Locale: Extreme northern Sierra Nevada
Sewn in groundsheet on 04/17/2013 19:06:50 MDT Print View

Chad, I've done the fold the edges back with the gc still under the tent, did not want to do any damage to the bottom of the tent and save a little wear and tear. I'd read a few weeks back here, that some said if not a good shelter placement, that the bathtub floor did not form/lay right. The principle sounds good though. I'm hoping my setup works, but I hardly get rained on out here in the Sierra, but I think in a deluge, more protection the better. Felt sorry about 8 years ago for people in the Muir Pass area where they got inches and inches of hail for a few hours. It did not look pretty from my campsite further north in the Evolution Valley.
Duane

jeffrey armbruster
(book) - M

Locale: Northern California
"Netting Floor for shelter. Any drawbacks??" on 04/17/2013 19:14:41 MDT Print View

edit

Edited by book on 04/17/2013 19:19:27 MDT.

William Chilton
(WilliamC3) - MLife

Locale: Antakya
Re: Sewn in groundsheet on 04/18/2013 00:41:22 MDT Print View

As I said before, we've used a homemade footprint below the netting of the Hexamid. We do this when the ground is muddy or recently grazed by sheep and goats (don't want that mess getting in the netting). We use it in addition to the groundsheet inside. It is cut smaller than the groundsheet and any water on the netting reaches the ground before the footprint.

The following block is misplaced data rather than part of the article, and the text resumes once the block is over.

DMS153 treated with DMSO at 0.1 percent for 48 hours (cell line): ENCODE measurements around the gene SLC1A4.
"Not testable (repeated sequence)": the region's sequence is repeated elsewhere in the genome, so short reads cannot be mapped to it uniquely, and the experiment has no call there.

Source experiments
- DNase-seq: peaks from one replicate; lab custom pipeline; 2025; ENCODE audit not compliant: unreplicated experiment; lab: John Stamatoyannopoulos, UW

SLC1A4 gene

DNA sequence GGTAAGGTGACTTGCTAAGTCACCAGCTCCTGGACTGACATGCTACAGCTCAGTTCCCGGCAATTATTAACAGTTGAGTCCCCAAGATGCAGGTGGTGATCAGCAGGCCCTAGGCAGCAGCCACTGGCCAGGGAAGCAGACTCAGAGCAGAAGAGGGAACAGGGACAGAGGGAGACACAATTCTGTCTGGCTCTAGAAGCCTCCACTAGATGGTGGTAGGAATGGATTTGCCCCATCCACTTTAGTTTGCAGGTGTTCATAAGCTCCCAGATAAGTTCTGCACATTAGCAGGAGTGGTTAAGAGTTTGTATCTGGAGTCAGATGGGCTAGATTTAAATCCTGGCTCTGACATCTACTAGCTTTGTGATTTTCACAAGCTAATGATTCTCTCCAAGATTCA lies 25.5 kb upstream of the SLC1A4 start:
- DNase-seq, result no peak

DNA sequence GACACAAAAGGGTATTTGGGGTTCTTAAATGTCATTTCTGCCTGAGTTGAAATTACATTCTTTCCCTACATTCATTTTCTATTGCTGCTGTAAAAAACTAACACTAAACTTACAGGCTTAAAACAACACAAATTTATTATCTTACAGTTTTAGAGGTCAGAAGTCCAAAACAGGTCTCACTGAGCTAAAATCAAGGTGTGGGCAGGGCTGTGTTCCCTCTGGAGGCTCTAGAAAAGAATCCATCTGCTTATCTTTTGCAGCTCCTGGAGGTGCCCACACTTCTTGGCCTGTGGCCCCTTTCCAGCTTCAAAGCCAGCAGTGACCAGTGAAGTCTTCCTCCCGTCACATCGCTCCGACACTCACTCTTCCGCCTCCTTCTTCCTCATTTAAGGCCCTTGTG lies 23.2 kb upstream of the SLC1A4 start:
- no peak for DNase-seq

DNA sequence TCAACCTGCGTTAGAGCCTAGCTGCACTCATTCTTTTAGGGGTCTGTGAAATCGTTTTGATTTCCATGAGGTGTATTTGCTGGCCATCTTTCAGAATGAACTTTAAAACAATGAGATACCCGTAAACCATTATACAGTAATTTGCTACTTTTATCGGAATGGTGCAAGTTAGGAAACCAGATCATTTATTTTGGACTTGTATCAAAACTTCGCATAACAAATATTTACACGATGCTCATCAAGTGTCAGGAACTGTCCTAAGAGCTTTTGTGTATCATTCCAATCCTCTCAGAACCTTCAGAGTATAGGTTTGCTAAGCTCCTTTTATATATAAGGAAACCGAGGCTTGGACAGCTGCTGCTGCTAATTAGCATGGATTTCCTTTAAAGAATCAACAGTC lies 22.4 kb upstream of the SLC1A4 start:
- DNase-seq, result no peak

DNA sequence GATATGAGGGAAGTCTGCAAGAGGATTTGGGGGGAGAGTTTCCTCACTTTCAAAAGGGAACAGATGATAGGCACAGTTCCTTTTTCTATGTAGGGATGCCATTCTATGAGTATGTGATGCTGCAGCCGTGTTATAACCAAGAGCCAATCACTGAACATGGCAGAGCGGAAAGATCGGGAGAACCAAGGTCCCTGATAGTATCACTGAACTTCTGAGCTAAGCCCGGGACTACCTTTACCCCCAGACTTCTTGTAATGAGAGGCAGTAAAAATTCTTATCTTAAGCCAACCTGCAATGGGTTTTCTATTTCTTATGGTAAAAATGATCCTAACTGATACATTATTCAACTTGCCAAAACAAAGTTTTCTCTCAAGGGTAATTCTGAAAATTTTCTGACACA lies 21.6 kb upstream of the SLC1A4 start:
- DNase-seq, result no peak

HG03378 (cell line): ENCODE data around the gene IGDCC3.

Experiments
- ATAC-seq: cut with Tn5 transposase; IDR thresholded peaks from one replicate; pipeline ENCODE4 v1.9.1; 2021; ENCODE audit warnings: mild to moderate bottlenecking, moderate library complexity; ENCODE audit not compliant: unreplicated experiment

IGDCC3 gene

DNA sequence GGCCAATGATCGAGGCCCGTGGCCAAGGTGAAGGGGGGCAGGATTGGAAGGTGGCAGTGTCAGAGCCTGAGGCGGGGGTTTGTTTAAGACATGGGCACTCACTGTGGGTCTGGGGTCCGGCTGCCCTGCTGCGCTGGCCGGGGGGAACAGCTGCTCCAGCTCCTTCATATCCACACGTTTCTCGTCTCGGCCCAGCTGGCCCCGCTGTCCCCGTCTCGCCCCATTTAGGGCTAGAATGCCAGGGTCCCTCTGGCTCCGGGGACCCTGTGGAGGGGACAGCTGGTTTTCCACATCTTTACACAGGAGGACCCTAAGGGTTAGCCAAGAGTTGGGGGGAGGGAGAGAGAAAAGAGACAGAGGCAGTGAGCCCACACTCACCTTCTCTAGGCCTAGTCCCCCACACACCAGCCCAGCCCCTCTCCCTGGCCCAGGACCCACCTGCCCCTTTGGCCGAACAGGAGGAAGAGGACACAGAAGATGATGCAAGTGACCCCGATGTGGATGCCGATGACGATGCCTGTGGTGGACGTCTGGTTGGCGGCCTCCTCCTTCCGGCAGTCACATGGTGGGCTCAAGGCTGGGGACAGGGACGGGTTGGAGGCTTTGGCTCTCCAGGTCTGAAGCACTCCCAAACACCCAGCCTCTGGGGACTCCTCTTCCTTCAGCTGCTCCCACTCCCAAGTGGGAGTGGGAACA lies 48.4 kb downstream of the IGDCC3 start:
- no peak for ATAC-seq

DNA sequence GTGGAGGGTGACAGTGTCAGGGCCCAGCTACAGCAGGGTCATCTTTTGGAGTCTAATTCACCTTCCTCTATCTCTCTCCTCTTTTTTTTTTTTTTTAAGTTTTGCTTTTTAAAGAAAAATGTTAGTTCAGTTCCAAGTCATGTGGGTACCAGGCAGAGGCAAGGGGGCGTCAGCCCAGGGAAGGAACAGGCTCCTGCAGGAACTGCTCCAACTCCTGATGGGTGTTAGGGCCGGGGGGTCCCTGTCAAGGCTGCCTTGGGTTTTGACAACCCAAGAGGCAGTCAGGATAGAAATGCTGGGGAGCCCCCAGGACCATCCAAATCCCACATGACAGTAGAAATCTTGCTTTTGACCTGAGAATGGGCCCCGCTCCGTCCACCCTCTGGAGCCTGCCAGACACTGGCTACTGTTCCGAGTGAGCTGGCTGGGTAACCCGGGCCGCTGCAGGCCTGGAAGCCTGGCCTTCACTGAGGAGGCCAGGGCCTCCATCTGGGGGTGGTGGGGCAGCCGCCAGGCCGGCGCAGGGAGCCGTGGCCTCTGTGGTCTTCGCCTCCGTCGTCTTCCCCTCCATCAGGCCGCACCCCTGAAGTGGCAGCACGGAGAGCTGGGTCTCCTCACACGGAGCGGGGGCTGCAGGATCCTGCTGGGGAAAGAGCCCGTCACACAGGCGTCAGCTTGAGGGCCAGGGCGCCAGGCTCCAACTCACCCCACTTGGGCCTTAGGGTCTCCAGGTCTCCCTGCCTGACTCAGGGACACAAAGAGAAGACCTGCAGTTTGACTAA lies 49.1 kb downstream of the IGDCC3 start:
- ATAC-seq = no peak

We've had no problem with it, and it has always kept the bottom section of netting dry. Of course, if you ended up with water running under the shelter, the netting would then get wet, but that comes down to site selection, and anyway, you'd be no worse off than without the footprint.
The downside is that you're adding weight.

Gregory Stein
(tauneutrino) - F

Locale: Upper Galilee
2: Chad on 04/18/2013 02:56:58 MDT Print View

You are right, if you sew the netting to the top of GC, the water may run into GC and collect there.

But what I thought is to sew netting still to the top, but leave some extra height of the netting for two purposes:
0) to solve the problem you've mentioned. When the netting height is double than actual needed, it will sag in the middle. So all the water will drop into ground. I do also considering the modification you've talked about - to sew the netting not to the edge. However this may make it necessary to seal that additional seam, which will result in added weight.
1) If I wish to setup the tent not pitched to ground but at some height (for better ventilation for example), the sewn in netting seems a constraining factor. So having a little extra does make sense.

What is interesting is how all these modification will affect total weight of the tent.

Greg.

wiiawiwb wiiawiwb
(wiiawiwb) - F
Sewn-in floor on 04/18/2013 06:00:15 MDT Print View

This thread is on point for me. I almost pulled the trigger on a cuben pyramid with a sewn-in netting floor. I was convinced by others in that thread that a cuben (or silynylon) floor sewn into a netting perimeter made more sense. It is a more costly alternative especially if I go cuben with the flooring too. In the end, it made more sense for my needs but YMMV.

We each have our specific wants and can-not-haves. I do like the idea of the netting sewn in an inch or two from the edge. It would create an awning effect and help to shed water from the netting area.

Edited by wiiawiwb on 04/18/2013 06:09:55 MDT.

Gregory Stein
(tauneutrino) - F

Locale: Upper Galilee
Another modification on 04/20/2013 14:28:14 MDT Print View

What about making the netting + sewn in GC removable from the tarp? Maybe some Velcro may help to attach it?